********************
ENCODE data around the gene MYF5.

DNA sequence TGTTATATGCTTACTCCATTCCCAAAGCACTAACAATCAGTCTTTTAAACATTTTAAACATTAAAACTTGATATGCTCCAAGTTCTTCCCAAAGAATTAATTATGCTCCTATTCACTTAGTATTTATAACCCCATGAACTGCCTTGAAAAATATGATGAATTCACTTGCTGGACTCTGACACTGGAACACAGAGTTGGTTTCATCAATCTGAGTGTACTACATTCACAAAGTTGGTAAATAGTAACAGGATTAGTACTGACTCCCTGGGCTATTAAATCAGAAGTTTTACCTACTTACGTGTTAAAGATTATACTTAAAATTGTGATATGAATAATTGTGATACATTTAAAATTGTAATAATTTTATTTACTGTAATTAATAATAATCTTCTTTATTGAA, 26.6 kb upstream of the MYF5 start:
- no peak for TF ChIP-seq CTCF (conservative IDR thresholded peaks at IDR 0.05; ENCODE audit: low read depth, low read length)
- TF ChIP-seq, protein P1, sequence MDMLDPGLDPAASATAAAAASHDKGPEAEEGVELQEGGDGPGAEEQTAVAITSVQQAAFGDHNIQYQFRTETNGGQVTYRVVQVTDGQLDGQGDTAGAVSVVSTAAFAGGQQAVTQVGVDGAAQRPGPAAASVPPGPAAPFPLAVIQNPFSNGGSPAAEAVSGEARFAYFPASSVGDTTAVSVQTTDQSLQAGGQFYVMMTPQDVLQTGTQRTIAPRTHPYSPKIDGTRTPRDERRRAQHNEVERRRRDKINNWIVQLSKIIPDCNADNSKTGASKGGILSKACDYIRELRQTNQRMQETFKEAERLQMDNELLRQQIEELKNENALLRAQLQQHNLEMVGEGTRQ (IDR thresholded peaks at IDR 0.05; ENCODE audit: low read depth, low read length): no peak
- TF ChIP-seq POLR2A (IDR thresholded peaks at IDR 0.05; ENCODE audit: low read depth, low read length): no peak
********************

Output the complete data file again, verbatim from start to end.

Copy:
ENCODE data around the gene MYF5.

DNA sequence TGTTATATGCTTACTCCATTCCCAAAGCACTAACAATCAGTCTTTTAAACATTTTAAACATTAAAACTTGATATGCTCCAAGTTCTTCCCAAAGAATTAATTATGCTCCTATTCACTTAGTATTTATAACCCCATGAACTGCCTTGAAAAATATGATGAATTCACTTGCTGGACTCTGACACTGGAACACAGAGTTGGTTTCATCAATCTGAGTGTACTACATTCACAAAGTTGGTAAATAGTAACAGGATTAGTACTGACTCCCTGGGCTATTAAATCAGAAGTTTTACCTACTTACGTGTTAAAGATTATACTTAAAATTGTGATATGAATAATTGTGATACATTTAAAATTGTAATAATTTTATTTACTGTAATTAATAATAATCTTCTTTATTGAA, 26.6 kb upstream of the MYF5 start:
- no peak for TF ChIP-seq CTCF (conservative IDR thresholded peaks at IDR 0.05; ENCODE audit: low read depth, low read length)
- TF ChIP-seq, protein P1, sequence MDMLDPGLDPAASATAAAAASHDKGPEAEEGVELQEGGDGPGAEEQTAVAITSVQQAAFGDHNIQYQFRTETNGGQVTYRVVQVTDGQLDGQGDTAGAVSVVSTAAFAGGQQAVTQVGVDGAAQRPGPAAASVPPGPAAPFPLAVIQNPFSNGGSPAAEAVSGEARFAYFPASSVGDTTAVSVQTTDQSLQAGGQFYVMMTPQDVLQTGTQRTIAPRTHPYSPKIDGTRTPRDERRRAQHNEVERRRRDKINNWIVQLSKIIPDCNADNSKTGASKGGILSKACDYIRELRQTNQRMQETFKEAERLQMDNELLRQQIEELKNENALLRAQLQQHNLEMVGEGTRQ (IDR thresholded peaks at IDR 0.05; ENCODE audit: low read depth, low read length): no peak
- TF ChIP-seq POLR2A (IDR thresholded peaks at IDR 0.05; ENCODE audit: low read depth, low read length): no peak